Firefox Desktop Notifications for Gmail

At work, I use Google Chrome mostly. When I access Gmail, it asks if I wish to enable desktop notifications, but oddly at home I don’t see it. That’s because I use Firefox.

With so many tabs open, it’s definitely a good thing to have desktop notifications (something like Growl for Mac), especially since I use Google Chat on the Gmail page sometimes. I was hoping that Gmail detects a capable browser based on the availability of Javascript objects, instead of some stupid sites that detect the User Agent string, so that the functionality could at least be injected into the page using a Greasemonkey script or a Firefox plugin.

It turns out that someone has already written a Firefox plugin to implement desktop notifications, and that Gmail does in fact detect the presence of Javascript objects instead of blindly relying on the UA string. It’s called ff-html5notifications. With this plugin installed, Gmail will now ask if you want to enable desktop notifications, just as if you were using Chrome.

Chrome implements the Web Notifications API (draft specifications at this point) via the window.webkitNotifications object. It is unclear whether Firefox would support this API in the future, but the ff-html5notifications plugin provides a good solution for now.

Enable iOS 5 Multitasking Gestures on iPad 1

Now that iOS 5 has been released, it’s easy to enable multitasking gestures on the iPad 1, using the same trick as before for display mirroring.

Edit the /System/Library/CoreServices/ file and add a boolean key multitasking-gestures in the capabilities dict, and set its value to true. You can add both display mirroring and multitasking gestures to the iPad 1 using this method.

That’s it!

Alternatively you can use Cydia or redsn0w to do this for you.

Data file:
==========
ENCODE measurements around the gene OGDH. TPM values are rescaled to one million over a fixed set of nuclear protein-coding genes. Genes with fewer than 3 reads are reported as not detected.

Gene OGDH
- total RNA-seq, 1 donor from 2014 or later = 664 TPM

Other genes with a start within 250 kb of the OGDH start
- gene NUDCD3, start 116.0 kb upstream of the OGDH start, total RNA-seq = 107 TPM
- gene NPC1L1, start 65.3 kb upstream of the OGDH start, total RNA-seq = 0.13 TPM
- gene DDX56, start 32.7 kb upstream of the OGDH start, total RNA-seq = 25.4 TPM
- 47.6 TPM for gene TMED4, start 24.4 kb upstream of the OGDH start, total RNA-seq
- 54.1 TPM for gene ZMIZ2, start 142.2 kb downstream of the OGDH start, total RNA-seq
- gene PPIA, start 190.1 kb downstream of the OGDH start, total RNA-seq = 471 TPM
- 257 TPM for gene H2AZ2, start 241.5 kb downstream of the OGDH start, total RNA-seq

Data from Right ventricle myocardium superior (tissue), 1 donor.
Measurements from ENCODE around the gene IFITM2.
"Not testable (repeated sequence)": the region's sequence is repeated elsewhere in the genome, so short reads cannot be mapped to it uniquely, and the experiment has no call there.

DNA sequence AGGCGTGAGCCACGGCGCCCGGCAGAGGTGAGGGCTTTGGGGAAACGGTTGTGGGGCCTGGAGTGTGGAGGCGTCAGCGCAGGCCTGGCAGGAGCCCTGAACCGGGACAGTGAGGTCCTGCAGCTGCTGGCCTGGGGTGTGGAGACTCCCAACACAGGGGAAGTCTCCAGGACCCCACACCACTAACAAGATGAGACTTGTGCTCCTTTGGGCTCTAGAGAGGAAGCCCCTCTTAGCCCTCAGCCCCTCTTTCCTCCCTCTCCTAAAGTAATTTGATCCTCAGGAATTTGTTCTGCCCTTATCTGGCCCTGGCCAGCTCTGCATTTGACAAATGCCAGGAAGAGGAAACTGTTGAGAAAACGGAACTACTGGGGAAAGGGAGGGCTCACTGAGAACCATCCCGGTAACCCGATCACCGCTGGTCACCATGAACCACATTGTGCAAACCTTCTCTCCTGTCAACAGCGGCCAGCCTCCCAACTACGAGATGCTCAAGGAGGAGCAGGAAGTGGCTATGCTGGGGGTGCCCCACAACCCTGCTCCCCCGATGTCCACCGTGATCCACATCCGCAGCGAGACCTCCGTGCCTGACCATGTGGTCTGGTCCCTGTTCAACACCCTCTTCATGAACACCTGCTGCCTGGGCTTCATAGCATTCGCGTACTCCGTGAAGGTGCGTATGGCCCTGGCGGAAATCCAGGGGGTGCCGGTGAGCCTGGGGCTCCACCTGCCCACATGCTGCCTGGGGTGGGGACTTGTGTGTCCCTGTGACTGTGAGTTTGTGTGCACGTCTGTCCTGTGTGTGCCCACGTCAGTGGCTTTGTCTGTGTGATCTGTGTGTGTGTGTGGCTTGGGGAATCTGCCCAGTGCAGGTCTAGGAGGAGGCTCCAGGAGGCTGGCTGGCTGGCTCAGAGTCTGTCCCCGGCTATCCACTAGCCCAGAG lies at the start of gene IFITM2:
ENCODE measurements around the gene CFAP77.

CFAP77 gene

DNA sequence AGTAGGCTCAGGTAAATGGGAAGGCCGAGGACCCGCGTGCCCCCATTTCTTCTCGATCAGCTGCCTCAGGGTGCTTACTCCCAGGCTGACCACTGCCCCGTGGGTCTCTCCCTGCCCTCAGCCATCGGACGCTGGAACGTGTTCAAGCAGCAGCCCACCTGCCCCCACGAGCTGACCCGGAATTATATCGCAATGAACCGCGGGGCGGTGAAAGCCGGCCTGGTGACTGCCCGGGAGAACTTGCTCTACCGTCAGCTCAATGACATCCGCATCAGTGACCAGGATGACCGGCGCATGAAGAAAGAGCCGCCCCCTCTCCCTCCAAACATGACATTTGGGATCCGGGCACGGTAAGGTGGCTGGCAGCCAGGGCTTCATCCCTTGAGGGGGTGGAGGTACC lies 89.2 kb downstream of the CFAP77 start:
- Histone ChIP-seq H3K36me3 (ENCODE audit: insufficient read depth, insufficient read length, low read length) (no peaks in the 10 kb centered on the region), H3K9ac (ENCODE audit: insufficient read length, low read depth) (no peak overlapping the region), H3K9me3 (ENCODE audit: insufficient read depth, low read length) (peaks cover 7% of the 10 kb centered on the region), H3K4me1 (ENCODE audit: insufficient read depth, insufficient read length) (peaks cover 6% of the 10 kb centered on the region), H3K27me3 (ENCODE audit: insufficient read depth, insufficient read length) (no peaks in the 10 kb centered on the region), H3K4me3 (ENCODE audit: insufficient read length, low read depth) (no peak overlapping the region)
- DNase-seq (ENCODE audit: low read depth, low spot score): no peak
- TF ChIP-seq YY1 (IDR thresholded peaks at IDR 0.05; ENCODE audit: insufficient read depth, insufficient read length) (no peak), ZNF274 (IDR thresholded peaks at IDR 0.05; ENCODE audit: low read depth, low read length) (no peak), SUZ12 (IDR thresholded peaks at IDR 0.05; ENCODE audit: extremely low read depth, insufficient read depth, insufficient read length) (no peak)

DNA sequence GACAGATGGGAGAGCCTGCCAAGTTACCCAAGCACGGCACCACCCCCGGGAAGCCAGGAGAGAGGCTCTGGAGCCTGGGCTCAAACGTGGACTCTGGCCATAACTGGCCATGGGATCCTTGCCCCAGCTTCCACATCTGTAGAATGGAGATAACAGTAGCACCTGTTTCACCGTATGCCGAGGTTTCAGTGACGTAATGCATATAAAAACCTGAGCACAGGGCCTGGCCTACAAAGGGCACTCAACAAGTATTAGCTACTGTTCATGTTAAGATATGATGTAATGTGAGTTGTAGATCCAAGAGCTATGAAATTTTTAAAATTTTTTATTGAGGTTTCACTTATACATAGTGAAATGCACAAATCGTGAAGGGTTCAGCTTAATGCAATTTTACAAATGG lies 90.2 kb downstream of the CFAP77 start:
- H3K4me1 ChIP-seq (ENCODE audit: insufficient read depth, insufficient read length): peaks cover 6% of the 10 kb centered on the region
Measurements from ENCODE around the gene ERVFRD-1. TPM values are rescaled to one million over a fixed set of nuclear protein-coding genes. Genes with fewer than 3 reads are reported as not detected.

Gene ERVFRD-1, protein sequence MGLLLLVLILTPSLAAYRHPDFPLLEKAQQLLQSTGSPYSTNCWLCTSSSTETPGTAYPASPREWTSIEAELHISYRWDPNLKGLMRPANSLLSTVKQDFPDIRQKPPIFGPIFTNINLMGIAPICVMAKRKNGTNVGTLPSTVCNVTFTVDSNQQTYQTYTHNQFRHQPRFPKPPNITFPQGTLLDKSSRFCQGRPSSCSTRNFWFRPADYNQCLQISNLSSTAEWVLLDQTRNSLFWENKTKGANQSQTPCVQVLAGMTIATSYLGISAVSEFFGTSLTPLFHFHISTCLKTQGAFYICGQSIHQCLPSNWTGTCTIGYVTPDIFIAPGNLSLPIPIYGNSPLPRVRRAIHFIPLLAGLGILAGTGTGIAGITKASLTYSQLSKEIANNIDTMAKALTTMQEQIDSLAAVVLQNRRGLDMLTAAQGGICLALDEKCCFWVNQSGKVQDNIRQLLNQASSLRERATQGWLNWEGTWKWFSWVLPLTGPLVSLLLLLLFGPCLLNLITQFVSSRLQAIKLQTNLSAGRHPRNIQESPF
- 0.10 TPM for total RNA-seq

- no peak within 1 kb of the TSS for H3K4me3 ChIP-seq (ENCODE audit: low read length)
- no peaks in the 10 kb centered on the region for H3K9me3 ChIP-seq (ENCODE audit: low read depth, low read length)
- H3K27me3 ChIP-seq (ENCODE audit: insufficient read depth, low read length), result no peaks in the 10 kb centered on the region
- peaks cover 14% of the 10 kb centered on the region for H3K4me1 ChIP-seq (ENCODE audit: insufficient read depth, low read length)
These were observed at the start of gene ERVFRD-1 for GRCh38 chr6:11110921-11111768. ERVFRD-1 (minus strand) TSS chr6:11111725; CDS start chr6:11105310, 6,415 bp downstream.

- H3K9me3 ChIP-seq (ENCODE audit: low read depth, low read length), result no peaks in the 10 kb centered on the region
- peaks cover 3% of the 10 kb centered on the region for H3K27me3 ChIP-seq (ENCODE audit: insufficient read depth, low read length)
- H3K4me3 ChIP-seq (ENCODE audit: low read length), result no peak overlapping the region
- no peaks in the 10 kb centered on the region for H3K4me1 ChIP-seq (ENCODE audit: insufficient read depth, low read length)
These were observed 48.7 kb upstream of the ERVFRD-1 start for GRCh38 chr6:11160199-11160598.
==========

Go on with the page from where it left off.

My First Arduino

I finally bought myself an Arduino Uno this week.

“Wait a minute… then what have you been using?” I hear you ask. Previously I had access to an Arduino Duemilanove, and used it to burn the Optiboot bootloader onto an ATmega168 that I had. The Duemilanove board used an FTDI chip which had additional pins brought out to an unsoldered header marked as X3. Following this guide by Kimio Kosaka, I downloaded the precompiled avrdude for Windows and used it to program the ATmega168 via the X3 header.

The end result was a bare-bones Arduino that ran on a 12MHz crystal. The reason for 12MHz was because that was the maximum “safe” clock speed at 3.3V, which I used for a university project and have been using ever since. You can see it below, driving a HD47780 parallel LCD.

However, it’s a real chore to hook this up, especially since everything on the breadboard like the crystal, FTDI header and reset button and pullup resistor are all inserted like any other component. It is more convenient to have a ready-built board for prototyping, where you don’t have to worry about the Arduino components.

If you haven’t gotten an Arduino board yet, I highly suggest you get one. If you would like to hook it up on the breadboard similar to what I did, at least get the Really Bare Bones Board (RBBB) Kit.